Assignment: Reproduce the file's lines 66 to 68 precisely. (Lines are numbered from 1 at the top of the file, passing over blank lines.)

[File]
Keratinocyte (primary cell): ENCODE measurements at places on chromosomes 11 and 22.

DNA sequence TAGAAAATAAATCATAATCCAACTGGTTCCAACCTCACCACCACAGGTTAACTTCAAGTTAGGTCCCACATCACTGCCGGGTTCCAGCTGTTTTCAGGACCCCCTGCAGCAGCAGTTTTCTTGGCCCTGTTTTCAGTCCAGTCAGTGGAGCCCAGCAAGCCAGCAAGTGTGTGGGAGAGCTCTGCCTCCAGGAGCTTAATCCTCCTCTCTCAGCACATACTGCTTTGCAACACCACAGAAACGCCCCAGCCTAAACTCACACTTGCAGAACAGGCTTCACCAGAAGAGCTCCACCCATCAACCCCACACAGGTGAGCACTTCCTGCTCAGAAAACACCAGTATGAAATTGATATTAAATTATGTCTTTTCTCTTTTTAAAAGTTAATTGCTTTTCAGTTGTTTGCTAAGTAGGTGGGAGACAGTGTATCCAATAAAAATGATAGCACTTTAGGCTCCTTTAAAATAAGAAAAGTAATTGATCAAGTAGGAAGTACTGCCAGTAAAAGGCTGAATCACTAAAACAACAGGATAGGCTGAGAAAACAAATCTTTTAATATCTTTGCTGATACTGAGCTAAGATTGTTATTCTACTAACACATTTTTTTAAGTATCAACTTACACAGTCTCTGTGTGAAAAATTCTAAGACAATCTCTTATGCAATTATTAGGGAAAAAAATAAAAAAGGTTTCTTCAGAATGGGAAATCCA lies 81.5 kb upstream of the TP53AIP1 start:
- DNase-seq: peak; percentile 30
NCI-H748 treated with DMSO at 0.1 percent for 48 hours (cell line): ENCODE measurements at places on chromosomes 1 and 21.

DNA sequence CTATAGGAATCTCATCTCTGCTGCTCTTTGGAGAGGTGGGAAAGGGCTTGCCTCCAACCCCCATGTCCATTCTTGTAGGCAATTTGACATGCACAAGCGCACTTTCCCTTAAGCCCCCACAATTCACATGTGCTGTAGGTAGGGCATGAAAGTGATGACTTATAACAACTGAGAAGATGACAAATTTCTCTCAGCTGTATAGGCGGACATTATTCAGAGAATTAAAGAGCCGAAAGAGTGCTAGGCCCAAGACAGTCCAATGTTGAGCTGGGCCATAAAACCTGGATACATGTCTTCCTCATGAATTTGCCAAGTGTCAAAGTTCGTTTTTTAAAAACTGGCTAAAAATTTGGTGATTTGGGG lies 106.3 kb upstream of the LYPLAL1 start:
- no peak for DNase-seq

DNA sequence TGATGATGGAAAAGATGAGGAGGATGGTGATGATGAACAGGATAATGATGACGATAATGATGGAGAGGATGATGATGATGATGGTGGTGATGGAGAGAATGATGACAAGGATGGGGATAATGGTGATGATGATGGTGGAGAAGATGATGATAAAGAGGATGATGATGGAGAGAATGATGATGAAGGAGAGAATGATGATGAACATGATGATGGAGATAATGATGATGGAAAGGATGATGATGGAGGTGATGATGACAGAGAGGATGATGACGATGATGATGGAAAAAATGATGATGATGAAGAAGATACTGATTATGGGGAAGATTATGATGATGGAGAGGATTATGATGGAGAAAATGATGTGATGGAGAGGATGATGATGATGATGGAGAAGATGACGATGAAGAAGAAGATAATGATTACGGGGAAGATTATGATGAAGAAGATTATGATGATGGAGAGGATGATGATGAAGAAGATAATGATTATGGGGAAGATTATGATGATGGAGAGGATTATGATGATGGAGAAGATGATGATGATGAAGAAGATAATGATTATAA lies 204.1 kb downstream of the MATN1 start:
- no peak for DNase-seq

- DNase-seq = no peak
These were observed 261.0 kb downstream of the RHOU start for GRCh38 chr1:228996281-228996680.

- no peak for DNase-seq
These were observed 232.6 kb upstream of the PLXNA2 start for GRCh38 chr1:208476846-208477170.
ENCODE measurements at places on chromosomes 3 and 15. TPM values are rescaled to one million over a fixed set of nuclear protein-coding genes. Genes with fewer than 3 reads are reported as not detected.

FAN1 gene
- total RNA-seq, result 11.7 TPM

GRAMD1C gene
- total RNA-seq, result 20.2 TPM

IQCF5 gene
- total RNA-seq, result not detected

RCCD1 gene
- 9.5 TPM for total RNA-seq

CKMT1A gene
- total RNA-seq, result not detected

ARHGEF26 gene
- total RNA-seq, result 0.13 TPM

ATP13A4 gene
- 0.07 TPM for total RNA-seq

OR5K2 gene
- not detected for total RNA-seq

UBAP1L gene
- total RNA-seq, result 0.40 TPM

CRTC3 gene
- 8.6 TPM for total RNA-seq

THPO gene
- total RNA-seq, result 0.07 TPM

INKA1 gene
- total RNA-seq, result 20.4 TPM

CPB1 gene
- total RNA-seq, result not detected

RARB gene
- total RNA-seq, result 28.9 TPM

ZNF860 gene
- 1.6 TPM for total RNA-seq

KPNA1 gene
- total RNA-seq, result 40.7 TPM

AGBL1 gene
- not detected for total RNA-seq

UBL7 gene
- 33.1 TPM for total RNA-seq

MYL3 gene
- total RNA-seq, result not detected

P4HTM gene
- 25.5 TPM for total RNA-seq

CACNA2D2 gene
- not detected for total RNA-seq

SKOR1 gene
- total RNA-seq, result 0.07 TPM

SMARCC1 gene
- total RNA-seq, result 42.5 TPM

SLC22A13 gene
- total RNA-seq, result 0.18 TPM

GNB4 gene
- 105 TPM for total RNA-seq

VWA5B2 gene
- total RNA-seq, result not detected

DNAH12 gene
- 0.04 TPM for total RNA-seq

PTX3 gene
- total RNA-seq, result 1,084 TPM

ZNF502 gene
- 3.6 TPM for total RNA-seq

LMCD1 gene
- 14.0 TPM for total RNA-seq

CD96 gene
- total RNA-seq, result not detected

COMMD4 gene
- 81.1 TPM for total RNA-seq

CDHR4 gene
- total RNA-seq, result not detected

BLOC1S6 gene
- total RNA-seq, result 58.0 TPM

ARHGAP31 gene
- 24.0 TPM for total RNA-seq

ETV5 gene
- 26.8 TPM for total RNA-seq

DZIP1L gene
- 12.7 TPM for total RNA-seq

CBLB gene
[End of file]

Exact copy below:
DNAH12 gene
- 0.04 TPM for total RNA-seq

PTX3 gene